Why does it matter?
The best way to think of block sizes is how much of a storage payload consisting in a single unit.  The physics of it becomes obvious when you think about the size of a 4KB payload, versus a 256KB payload, or even a 512KB payload. Since we refer to them as a block, let’s use a square to represent their relative capacities.

image

Throughput is the result of IOPS, and the block size for each I/O being sent or received. It’s not just the fact that a 256KB block has 64 times the amount of data that a 4K block has, it is the amount of additional effort throughout the storage stack it takes to handle that. Whether it be bandwidth on the fabric, the protocol, or processing overhead on the HBAs, switches, or storage controllers. And let’s not forget the burden it has on the persistent media.

This variability in performance is more prominent with Flash than traditional spinning disk.  Reads are relatively easy for Flash, but the methods used for writing to NAND Flash can inhibit the same performance results from reads, especially with writes using large blocks. (For more detail on the basic anatomy and behavior of Flash, take a look at Frank Denneman’s post on Flash wear leveling, garbage collection, and write amplification. Here is another primer on the basics of Flash.)  A very small number of writes using large blocks can trigger all sorts of activity on the Flash devices that obstructs the effective performance from behaving as it does with smaller block I/O. This volatility in performance is a surprise to just about everyone when they first see it.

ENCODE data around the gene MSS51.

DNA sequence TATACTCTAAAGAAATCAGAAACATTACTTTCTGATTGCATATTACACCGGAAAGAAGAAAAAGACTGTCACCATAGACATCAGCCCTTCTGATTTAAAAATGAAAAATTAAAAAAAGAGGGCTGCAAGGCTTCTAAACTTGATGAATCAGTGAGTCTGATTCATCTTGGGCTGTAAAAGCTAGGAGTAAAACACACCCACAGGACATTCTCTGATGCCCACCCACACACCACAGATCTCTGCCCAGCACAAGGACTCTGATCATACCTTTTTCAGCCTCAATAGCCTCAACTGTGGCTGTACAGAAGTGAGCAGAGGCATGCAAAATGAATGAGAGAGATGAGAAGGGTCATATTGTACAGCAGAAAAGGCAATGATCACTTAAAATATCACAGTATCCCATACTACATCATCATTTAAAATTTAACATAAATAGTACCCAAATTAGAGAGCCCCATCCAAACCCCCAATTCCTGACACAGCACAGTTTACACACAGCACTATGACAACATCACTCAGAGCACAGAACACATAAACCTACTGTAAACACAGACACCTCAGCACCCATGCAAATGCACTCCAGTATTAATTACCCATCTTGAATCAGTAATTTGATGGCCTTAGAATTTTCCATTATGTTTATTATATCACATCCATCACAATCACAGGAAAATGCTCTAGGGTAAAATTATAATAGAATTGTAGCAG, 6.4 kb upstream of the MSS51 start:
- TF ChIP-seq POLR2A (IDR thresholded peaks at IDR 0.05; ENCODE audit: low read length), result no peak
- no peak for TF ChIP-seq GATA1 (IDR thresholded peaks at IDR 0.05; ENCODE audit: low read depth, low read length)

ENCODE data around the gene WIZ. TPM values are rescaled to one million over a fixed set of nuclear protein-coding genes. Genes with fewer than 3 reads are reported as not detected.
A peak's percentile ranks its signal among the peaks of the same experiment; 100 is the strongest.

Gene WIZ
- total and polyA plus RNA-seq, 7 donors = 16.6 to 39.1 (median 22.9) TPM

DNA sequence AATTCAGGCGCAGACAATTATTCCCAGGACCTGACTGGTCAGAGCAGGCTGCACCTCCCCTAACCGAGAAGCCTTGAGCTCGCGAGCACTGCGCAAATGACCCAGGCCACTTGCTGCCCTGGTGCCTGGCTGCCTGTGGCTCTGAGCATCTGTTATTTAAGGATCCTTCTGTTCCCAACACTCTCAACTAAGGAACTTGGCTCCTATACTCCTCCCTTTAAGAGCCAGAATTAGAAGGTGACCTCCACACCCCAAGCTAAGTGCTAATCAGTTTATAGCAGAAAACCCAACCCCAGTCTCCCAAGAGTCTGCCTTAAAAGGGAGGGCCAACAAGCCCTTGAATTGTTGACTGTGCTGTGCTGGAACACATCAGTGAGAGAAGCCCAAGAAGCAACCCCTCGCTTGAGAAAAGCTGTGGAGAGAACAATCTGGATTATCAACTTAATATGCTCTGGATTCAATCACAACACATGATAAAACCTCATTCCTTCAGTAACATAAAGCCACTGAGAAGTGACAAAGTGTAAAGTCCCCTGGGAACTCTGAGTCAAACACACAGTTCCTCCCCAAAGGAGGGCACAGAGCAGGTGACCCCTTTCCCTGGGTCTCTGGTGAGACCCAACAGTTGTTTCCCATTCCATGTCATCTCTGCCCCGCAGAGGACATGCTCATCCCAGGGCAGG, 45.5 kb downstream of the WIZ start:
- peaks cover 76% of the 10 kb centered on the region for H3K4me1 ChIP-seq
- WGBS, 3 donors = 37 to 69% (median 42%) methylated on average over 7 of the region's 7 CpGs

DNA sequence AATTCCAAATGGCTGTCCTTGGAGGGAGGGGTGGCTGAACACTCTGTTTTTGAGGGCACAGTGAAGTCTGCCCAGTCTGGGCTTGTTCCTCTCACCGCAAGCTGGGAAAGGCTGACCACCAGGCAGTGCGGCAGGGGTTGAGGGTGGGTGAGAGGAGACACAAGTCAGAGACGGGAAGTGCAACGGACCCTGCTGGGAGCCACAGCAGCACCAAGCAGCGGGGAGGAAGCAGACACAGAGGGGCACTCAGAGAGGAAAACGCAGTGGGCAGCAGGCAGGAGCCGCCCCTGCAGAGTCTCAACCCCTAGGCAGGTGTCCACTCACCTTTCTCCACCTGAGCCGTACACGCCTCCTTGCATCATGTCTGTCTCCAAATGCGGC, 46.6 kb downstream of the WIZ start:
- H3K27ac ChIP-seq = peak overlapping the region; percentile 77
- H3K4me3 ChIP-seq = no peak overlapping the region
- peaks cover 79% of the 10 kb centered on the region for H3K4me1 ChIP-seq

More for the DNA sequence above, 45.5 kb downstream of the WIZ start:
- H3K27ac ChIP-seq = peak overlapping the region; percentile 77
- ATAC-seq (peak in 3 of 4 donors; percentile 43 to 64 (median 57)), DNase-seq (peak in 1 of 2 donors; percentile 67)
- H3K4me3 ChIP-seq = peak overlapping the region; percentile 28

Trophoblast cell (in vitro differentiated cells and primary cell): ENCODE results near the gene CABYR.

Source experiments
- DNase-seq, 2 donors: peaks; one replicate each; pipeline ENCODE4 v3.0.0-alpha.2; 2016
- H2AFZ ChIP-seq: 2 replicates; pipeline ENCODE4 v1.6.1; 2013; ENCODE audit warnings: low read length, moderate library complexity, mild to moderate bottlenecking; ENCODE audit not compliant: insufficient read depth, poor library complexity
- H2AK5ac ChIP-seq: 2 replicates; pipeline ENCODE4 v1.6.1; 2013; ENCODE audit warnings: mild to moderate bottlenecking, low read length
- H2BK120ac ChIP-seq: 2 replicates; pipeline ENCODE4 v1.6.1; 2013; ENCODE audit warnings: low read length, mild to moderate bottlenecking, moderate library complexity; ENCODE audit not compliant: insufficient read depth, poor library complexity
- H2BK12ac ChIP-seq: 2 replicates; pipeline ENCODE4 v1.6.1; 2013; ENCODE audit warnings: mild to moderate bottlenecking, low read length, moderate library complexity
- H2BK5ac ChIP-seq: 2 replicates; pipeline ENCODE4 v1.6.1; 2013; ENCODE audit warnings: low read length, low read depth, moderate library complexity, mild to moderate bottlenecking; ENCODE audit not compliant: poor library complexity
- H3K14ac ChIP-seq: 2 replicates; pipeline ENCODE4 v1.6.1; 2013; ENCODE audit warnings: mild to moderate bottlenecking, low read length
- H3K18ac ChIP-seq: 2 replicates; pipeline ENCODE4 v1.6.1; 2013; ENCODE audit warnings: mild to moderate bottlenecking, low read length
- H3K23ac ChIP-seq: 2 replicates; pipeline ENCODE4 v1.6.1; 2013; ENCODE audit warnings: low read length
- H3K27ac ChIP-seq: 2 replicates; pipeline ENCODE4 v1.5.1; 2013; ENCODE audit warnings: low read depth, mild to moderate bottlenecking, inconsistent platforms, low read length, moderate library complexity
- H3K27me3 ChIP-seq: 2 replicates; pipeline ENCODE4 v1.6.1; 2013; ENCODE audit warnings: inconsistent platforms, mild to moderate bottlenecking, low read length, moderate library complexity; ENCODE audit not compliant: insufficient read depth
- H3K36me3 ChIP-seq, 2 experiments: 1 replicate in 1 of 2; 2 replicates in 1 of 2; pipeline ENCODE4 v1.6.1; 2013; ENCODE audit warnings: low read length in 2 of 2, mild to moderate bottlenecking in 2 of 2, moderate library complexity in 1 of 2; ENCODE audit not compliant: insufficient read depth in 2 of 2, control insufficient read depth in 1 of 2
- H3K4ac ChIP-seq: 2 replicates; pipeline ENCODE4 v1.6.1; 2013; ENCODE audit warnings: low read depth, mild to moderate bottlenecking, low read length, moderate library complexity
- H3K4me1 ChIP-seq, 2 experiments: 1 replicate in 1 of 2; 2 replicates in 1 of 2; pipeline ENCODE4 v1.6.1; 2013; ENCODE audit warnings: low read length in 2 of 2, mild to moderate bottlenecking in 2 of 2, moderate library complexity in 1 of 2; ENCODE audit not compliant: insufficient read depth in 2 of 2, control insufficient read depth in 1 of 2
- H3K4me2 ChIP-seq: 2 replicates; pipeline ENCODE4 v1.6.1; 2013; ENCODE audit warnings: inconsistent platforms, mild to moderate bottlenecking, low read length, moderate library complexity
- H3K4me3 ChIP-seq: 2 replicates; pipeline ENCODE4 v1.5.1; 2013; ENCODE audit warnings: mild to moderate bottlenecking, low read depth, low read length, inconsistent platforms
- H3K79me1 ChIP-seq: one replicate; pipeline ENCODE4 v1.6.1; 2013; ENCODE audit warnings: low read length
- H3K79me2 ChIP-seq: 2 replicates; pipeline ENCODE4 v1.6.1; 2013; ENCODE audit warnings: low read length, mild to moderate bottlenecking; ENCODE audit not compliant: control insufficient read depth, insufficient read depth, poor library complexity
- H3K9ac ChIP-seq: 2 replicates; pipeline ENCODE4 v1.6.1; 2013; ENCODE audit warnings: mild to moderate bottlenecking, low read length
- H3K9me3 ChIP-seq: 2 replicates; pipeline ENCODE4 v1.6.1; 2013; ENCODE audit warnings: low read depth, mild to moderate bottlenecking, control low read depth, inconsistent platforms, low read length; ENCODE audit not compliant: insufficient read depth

Block size can impact storage performance regardless of the type of storage architecture used. Whether it is a traditional SAN infrastructure, or a distributed storage solution used in a Hyper Converged environment, the factors, and the challenges remain. Storage systems may be optimized for different block size that may not necessarily align with your workloads. This could be the result of design assumptions of the storage system, or limits of their architecture.  The abilities of storage solutions to cope with certain workload patterns varies greatly as well.  The difference between a good storage system and a poor one often comes down to the abilities of it to handle large block I/O.  Insight into this information should be a part of the design and operation of any environment.

The applications that generate them
What makes the topic of block sizes so interesting are the Operating Systems, the applications, and the workloads that generate them. The block sizes are often dictated by the processes of the OS and the applications that are running in them.

Unlike what many might think, there is often a wide mix of block sizes that are being used at any given time on a single VM, and it can change dramatically by the second. These changes have profound impact on the ability for the VM and the infrastructure it lives on to deliver the I/O in a timely manner. It’s not enough to know that perhaps 30% of the blocks are 64KB in size. One must understand how they are distributed over time, and how latencies or other attributes of those blocks of various sizes relate to each other. Stay tuned for future posts that dive deeper into this topic.